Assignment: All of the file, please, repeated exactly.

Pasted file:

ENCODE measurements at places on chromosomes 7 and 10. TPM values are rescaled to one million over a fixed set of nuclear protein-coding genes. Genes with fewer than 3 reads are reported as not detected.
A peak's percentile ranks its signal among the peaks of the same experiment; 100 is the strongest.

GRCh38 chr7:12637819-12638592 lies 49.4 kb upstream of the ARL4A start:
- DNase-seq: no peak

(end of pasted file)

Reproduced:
ENCODE measurements at places on chromosomes 7 and 10. TPM values are rescaled to one million over a fixed set of nuclear protein-coding genes. Genes with fewer than 3 reads are reported as not detected.
A peak's percentile ranks its signal among the peaks of the same experiment; 100 is the strongest.

GRCh38 chr7:12637819-12638592 lies 49.4 kb upstream of the ARL4A start:
- DNase-seq: no peak